Alexander James has established himself as a renowned exponent of underwater photography. His work has been exhibited across the globe, principally in London, Los Angeles, Tokyo, Sydney and Paris. Yet his prints have nothing to do with fish, there is no SCUBA gear or waterproof cameras involved. Over a period of years he has perfected a method of immersing his subject matter in water in an attempt to make his photographs look more like paintings.
"By fooling around with the water, I can control how the light works the scene," he explains. It's like looking at your feet when you stand in water where you see the light dancing around them. That's the way I work."
Image © 2000 - 2013 Alexander James Distil Ennui Studio™. www.DistilEnnui.com
This method of exploring the subtle distortions the water makes on light is painstakingly exact and the results are quite extraordinary. Take one subject, the Morpho Amathonte, a blue butterfly native to South America, for example. Its wings comprise many tiny pieces of prisms that reflect light aggressively so that when lit through, the results are bleached out. Place it in water, however, and the details become vivid as if catching the creature in flight. The elasticity of the water's surface tension becomes James's paintbrush, his paint, "the magic of light". Alex breeds the butterflies himself - he calls them his children.
He feeds them on nectar and fruit juices and come feeding time they follow him around like a Labrador puppy. Water immersion doesn't harm them if performed correctly. By lowering the temperature of his studio, he mimicks their natural propensity to shut their systems down at night. He can then lower the butterfly down on a silk thread weighted down into a large tank filled with temperature-controlled purified water and has 10 minutes in which to photograph them without affecting them.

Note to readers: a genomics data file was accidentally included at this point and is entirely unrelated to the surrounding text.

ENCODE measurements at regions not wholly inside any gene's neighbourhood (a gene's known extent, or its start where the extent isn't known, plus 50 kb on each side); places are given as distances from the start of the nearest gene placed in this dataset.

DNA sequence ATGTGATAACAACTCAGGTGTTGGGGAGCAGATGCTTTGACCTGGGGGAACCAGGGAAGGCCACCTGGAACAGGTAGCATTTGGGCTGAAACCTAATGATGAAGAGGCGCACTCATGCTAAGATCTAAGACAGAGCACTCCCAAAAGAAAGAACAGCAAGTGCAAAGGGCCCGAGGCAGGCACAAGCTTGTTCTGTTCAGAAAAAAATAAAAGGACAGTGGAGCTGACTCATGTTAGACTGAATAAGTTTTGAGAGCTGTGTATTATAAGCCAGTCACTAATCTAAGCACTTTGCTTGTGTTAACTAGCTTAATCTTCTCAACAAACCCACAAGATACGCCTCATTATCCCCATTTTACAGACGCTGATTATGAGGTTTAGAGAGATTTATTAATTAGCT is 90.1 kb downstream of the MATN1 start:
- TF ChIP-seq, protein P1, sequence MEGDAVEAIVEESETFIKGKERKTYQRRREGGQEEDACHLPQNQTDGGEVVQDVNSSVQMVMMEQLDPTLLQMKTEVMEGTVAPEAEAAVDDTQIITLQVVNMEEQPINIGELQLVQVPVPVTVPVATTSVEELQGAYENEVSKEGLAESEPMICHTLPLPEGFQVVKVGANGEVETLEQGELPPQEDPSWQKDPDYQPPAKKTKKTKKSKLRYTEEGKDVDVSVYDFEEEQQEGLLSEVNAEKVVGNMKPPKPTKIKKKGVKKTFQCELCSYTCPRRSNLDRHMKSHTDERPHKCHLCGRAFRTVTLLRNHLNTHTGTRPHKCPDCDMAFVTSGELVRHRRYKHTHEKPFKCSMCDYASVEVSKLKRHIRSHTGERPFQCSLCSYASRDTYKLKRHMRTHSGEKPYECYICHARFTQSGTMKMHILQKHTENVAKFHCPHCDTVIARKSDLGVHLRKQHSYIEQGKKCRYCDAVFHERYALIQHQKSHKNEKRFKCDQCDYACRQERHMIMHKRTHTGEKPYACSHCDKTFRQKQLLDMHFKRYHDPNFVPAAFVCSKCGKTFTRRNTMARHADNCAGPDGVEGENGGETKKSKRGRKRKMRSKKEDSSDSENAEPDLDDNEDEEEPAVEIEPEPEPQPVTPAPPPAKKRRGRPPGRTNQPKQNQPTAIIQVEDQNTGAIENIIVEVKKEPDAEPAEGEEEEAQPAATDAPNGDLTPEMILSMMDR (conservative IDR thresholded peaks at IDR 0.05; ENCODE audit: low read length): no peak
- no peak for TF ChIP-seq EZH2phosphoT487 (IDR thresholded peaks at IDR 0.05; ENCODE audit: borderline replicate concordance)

With subjects such as flowers, he has developed a chemical primer consisting of white spirit, vodka, even urine in order to kick start the process highlighted by high-pressure water immersion. In a recent series entitled Glass he has managed, from certain species of rose and poppies, to induce the pigment to bleed out from the petals and to swell the capillaries in a way that creates a ghost-like vein structure. He then photographs them with his Hasselblad using both film and, with a 60 megapixel lens attached, digital.
The results are spectacular - the rose seems possessed with the power to draw one in like a Venus Flytrap, an effect that can only be enhanced with prints for his next exhibition as high as 3 metres. He eschews any post-production. "I see no point in diluting the shot by perfecting it later. If it's not perfect when I press the shutter, I'm not interested."
The water has another aspect to it above and beyond the effect on the aesthetics. It symbolises the power it engenders to both nurture and destroy. This is central to James's Vanitas theme. His work harks back to the Flemish artists of the 17th and 18th centuries who used such props as decaying fruit, withering flowers, and bones to emphasise the fragility of life and the ephemeral nature of human existence. James's studio in London's Docklands resembles a cross between a garden centre and an antiques shop with its expensive props of Vanitas era bowls, pots, vases, books, candelabra, as well as fruit and withering flowers.
His assistants are preparing some plants to recreate a forest floor as part of English countryside scenes that will include, separately, a fox and a badger, both recently expired at an animal rescue sanctuary. All will be photographed underwater, and the physical reflections inherent will be accompanied by the spiritual ones that question the meaning of life in a world dominated by materialism.
Next month, at an exhibition entitled Intersection, Alexander James will bring together elements of several of his previous series, Vanitas, Swarm and Glass. It will run at The Studio Building, 21 Evesham Street, Notting Hill, London W11 4AJ from 25 April - 23 May 2013.Suggest a correction